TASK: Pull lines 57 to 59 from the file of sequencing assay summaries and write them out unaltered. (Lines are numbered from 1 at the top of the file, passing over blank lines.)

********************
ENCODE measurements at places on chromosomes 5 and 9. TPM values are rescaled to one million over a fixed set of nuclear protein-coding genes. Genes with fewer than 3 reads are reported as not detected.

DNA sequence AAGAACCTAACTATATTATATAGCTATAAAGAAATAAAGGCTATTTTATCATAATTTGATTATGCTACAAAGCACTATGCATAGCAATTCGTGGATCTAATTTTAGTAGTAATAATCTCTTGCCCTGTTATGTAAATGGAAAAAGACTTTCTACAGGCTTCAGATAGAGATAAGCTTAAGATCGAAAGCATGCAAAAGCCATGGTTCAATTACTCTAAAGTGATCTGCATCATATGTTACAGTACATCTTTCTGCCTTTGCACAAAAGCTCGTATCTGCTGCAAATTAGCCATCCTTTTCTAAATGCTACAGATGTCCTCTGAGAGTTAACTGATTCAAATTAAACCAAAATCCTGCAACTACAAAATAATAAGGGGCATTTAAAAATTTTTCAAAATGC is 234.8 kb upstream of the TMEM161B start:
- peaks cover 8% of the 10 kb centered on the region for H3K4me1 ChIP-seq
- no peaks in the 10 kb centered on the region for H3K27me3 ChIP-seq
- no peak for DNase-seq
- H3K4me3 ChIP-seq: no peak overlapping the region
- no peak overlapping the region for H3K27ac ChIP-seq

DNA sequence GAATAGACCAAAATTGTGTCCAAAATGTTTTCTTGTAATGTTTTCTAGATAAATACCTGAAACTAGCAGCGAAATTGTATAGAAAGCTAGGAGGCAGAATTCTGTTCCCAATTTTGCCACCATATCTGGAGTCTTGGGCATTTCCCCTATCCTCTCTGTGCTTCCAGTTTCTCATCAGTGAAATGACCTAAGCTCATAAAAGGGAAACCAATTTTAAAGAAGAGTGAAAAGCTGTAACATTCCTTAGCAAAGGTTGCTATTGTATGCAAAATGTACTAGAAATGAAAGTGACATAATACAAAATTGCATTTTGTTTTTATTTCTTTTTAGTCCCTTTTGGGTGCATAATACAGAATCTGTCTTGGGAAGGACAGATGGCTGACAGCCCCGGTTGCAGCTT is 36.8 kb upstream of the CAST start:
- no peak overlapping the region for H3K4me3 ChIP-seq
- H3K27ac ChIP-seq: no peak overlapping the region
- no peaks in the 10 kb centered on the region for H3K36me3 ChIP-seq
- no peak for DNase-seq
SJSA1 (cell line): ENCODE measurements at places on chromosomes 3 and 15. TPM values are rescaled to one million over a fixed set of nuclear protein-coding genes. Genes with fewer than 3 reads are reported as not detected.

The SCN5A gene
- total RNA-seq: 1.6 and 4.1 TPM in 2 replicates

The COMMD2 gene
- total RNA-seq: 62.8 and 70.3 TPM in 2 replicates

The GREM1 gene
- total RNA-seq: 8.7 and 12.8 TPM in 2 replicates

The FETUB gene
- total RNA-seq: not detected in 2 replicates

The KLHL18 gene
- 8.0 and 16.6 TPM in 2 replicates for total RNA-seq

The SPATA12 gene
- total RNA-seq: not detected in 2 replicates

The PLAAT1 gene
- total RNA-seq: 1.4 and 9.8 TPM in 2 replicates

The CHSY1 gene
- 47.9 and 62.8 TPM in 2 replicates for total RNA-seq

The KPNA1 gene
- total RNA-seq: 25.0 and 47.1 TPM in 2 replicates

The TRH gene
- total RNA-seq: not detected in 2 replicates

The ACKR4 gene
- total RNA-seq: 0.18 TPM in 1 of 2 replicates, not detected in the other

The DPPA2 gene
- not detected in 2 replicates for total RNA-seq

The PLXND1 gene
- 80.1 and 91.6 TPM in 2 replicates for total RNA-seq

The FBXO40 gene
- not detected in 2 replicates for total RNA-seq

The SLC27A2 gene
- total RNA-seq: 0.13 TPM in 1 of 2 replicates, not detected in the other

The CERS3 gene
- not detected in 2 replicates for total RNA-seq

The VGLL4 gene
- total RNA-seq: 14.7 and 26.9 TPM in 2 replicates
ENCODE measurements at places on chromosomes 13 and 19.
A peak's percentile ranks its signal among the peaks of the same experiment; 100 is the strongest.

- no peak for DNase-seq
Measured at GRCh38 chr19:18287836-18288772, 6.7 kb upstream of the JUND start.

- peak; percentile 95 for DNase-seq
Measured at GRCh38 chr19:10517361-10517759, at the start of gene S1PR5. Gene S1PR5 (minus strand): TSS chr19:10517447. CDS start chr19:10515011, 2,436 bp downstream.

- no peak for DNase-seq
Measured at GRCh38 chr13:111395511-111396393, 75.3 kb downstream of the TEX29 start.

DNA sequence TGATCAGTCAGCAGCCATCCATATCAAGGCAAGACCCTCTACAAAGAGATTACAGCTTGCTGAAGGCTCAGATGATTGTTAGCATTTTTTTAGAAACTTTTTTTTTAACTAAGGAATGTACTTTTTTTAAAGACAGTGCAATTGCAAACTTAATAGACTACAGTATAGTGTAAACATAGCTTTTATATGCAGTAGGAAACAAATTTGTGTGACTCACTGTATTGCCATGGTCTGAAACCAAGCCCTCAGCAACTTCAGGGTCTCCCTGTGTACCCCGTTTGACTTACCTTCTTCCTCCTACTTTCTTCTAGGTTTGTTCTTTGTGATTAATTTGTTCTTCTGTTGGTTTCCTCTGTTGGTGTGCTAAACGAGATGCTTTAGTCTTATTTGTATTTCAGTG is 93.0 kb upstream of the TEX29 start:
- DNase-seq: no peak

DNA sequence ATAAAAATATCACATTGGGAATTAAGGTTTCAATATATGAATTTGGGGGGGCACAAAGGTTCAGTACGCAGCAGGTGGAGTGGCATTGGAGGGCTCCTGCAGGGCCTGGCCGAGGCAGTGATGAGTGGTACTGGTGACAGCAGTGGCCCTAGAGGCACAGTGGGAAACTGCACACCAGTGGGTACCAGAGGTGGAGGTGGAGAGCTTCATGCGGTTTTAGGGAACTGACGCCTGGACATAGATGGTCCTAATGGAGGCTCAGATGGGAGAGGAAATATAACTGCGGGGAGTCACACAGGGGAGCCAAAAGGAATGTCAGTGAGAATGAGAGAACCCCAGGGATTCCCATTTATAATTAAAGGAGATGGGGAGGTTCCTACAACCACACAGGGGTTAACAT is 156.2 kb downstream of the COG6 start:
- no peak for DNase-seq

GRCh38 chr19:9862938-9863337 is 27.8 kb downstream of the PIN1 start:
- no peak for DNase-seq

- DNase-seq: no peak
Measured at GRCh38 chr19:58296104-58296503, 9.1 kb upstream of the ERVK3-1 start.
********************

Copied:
- DNase-seq: no peak

DNA sequence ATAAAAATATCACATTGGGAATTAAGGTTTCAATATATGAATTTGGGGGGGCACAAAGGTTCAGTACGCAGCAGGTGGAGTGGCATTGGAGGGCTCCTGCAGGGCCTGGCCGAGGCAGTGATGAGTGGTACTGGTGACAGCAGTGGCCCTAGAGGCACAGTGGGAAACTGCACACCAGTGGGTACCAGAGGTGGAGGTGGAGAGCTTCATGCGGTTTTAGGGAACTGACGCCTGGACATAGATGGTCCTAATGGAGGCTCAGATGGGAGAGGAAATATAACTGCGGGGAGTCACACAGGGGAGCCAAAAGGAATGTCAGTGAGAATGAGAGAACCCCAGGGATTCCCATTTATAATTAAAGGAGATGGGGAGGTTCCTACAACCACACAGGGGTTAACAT is 156.2 kb downstream of the COG6 start:
- no peak for DNase-seq